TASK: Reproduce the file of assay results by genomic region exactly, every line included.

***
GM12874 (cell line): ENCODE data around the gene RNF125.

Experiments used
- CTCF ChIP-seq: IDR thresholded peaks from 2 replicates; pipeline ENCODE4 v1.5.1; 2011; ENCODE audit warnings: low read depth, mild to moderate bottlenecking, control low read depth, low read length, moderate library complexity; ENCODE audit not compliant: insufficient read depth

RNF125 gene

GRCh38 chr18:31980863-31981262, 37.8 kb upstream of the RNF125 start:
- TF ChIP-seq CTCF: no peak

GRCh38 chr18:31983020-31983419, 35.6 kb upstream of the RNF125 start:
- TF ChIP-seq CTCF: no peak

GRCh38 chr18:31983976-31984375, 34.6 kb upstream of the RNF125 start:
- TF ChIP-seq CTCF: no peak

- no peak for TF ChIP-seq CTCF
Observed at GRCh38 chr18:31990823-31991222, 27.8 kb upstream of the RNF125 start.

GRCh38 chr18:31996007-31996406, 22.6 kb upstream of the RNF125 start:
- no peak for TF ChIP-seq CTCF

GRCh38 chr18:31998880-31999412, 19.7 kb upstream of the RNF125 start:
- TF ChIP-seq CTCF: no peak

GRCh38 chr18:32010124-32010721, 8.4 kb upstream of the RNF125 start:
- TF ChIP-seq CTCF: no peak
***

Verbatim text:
GM12874 (cell line): ENCODE data around the gene RNF125.

Experiments used
- CTCF ChIP-seq: IDR thresholded peaks from 2 replicates; pipeline ENCODE4 v1.5.1; 2011; ENCODE audit warnings: low read depth, mild to moderate bottlenecking, control low read depth, low read length, moderate library complexity; ENCODE audit not compliant: insufficient read depth

RNF125 gene

GRCh38 chr18:31980863-31981262, 37.8 kb upstream of the RNF125 start:
- TF ChIP-seq CTCF: no peak

GRCh38 chr18:31983020-31983419, 35.6 kb upstream of the RNF125 start:
- TF ChIP-seq CTCF: no peak

GRCh38 chr18:31983976-31984375, 34.6 kb upstream of the RNF125 start:
- TF ChIP-seq CTCF: no peak

- no peak for TF ChIP-seq CTCF
Observed at GRCh38 chr18:31990823-31991222, 27.8 kb upstream of the RNF125 start.

GRCh38 chr18:31996007-31996406, 22.6 kb upstream of the RNF125 start:
- no peak for TF ChIP-seq CTCF

GRCh38 chr18:31998880-31999412, 19.7 kb upstream of the RNF125 start:
- TF ChIP-seq CTCF: no peak

GRCh38 chr18:32010124-32010721, 8.4 kb upstream of the RNF125 start:
- TF ChIP-seq CTCF: no peak